On messidor 20 (July 8), the bombardment of the French pieces, mainly those of the Poles against Casa Rossa, forced their enemies to abandon their works. They were obliged to begin newly the job shifting on the left. So, at the right of Cerese (Austrian right), the Austrians deployed another four batteries, in order to bombard the flank of the French positions of the Torrazzo tower, at Cerese. During the night of July 9-10 the Austrians trenches (Schanzen) were ready and the Austrians batteries began an intense fire against the Torrazzo. That messidor 22 (July 10), there was also a continuous bombardment made by the Polish artillery, even during the night, which caused a serious slowing to the Austrian works, which could not make anymore progress.
[i] One lieue (league) de Paris was 2000 toises = 3,898 km, so one toise was about 2 m (1,949 m).
[ii] Counting Artillery, engineers and workers.
[iii] General Major Johann Franz Seraph III Graf von Saint Julien. Born on Decembre the 2nd 1756, dead on January 16th 1836. Suffered three important wounds in campaigns. The first at Belgrade (July, 12 1788), the second at first Caldiero as Colonel (November, 12 1796) and the last in 1809 as Feldmarshall. He was a k.k. Kämmerer, Oberst Erbland – Falkenmeister and Owner of k.k. IR 61 regiment. On January 16th, 1797 married Grafin Lodovica Leopoldine Chorinsky but he had also a second wife in 1800. To be differentiated from the other Generalmajor St. Julien, Joseph, who remained early in Tirol, then following Bellegarde Group.
[iv] Foissac-Latour gave these details in his book, written after the return from the prisony, and entitled : " Précis ou Journal historique et raisonné des opérations militaires et administratives qui ont eu lieu dans la place de Mantoue, depuis le 9 germinal jusqu'au 10 thermidor de l’an VII de la République française, sous le commandement de F. P. Foissac-Latour, général de division; écrit par lui méme. " Paris, chez Magimel, libraire, quai des Augustins, n. 73, an IX (1800), vol. in 4°, 32 introductory pages, 103 pages as 1st part and 500 as the 2nd.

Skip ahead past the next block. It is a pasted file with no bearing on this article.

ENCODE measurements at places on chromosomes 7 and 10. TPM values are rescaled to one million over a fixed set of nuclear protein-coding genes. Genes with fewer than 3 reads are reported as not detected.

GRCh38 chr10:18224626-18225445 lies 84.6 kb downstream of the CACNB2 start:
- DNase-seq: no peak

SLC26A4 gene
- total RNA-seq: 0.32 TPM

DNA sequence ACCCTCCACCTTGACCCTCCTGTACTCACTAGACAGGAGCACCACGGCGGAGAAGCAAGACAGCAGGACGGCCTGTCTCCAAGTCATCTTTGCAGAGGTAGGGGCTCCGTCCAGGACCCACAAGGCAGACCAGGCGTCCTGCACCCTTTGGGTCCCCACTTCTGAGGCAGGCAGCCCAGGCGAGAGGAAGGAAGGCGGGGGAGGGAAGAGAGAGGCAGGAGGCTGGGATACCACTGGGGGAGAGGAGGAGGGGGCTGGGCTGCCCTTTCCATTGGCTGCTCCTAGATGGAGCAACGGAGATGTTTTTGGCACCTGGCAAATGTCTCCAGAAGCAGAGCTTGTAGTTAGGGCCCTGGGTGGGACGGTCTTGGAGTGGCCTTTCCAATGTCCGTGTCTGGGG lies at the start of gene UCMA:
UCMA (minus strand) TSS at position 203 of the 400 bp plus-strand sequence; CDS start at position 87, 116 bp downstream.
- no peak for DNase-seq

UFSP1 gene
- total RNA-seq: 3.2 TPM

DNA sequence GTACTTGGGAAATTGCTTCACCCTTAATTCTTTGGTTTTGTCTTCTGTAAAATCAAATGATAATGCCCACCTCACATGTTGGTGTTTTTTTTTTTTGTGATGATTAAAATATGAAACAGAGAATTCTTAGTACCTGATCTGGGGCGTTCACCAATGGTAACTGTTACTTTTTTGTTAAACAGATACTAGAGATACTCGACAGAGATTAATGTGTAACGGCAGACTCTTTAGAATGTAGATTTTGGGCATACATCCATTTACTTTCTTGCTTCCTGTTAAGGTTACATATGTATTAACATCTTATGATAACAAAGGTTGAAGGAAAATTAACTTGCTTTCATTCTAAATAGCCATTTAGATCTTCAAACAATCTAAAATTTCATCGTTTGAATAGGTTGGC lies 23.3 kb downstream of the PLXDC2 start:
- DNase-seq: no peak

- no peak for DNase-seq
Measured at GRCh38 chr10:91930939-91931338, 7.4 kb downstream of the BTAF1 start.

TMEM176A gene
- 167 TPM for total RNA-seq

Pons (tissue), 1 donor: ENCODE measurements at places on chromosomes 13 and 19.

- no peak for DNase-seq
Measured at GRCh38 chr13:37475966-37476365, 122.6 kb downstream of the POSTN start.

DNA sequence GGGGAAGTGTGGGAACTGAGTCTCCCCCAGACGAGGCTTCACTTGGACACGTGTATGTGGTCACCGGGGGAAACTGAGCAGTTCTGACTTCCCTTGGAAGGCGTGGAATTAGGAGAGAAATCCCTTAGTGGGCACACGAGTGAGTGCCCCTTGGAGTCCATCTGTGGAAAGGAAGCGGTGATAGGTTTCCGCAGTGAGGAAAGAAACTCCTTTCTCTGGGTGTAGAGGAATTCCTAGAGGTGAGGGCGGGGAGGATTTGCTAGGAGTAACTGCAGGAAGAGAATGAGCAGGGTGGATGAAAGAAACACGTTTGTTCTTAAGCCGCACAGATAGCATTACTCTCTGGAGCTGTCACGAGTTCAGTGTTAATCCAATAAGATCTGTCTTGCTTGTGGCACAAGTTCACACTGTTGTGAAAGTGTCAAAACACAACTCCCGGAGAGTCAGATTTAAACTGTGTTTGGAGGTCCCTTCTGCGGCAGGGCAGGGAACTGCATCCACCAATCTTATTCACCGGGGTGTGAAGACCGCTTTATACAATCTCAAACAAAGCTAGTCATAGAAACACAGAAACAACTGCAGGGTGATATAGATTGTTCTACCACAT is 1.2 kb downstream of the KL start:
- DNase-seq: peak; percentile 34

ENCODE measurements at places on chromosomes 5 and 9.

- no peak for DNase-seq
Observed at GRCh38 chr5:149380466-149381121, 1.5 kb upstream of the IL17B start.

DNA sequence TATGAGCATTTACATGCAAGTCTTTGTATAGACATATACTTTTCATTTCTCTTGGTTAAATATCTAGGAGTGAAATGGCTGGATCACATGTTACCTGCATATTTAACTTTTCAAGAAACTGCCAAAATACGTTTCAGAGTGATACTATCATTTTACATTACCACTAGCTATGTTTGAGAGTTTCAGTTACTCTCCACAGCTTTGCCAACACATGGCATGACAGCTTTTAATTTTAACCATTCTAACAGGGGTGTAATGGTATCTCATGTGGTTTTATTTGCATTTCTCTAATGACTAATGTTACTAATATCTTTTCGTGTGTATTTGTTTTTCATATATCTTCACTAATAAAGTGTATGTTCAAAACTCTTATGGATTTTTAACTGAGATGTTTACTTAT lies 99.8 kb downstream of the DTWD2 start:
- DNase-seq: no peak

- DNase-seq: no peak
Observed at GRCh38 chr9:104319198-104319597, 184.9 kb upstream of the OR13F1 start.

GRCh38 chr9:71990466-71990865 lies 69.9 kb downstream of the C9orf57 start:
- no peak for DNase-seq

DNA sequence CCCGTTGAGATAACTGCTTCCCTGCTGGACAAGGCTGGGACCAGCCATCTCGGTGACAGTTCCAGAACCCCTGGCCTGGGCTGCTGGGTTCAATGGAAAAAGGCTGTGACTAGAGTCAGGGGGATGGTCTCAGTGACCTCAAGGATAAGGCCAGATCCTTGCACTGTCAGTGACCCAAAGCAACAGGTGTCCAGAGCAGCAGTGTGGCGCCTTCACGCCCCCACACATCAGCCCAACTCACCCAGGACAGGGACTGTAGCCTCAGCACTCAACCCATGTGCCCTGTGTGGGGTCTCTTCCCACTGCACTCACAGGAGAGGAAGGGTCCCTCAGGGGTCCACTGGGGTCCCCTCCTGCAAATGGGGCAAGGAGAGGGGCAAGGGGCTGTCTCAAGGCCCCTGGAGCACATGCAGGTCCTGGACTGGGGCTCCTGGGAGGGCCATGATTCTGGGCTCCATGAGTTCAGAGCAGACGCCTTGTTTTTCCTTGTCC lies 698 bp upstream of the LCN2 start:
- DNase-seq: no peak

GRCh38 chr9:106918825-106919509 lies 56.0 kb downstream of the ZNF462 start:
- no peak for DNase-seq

[v] Colonel Dembowski, was actually (and practically) suspended from his command and apparently promoted (read attached to the General Staff of the fortress). This determined a more reliable satisfaction amidst the Polish officers. By May 17, the command of the 2nd Polish legion was taken by Amilkar Kosinsky, directly promoted by Foissac-Latour himself, having he firstly refused that charge.
[vi] FML Pál Kray de Krajowa et Topolya: Paul Kray was born on 5th February, 1735 at Käsmark - Hungary (today: Kezmark/Slovakia). Kray studied in Vienna and when 18-year-old enrolled as cadet in the Imperial-Austrian infantry regiment No. 31 „ Samuel Freiherr Haller of Hallerstein “ in 1754 taking part in the Seven Years War (in 1756-1763). From the rank of grenadier's captain Kray climbed up in 1778 to major in the infantry regiment No. 39 "Preysach" and in 1783 to lieutenant-colonel in the 2nd Székler border infantry regiment. In 1784 Kray stood in Transylvania controlling there the significant agrarian uprising in Walachia. In the Turkish wars he took an active part at Porczeny and the Vulcan Pass. Made major-general in 1790, three years later, he commanded the advance guard of the Allies operating in France. In the celebrated campaign of 1796, on the Rhine and Danube, he did conspicuous service as a corps commander. At Wetalar, he defeated Kléber, and, at Amberg and Würzburg, he was largely responsible for the victory of the Archduke Charles of Austria. In the following year, he was less successful, being twice defeated on the Lahn and the Mainz.
[vii] Generalmajor Nikolaus Joseph Pálffy von Erdöd. Born 3 december 1765, son of prince Karl Hyeronimus and Maria Theresia princess Liechtenstein. General in Italy, died on May 26th, 1800 during an assault in the Aosta valley at Romano.
Placed on the Napoleon Series: November 2008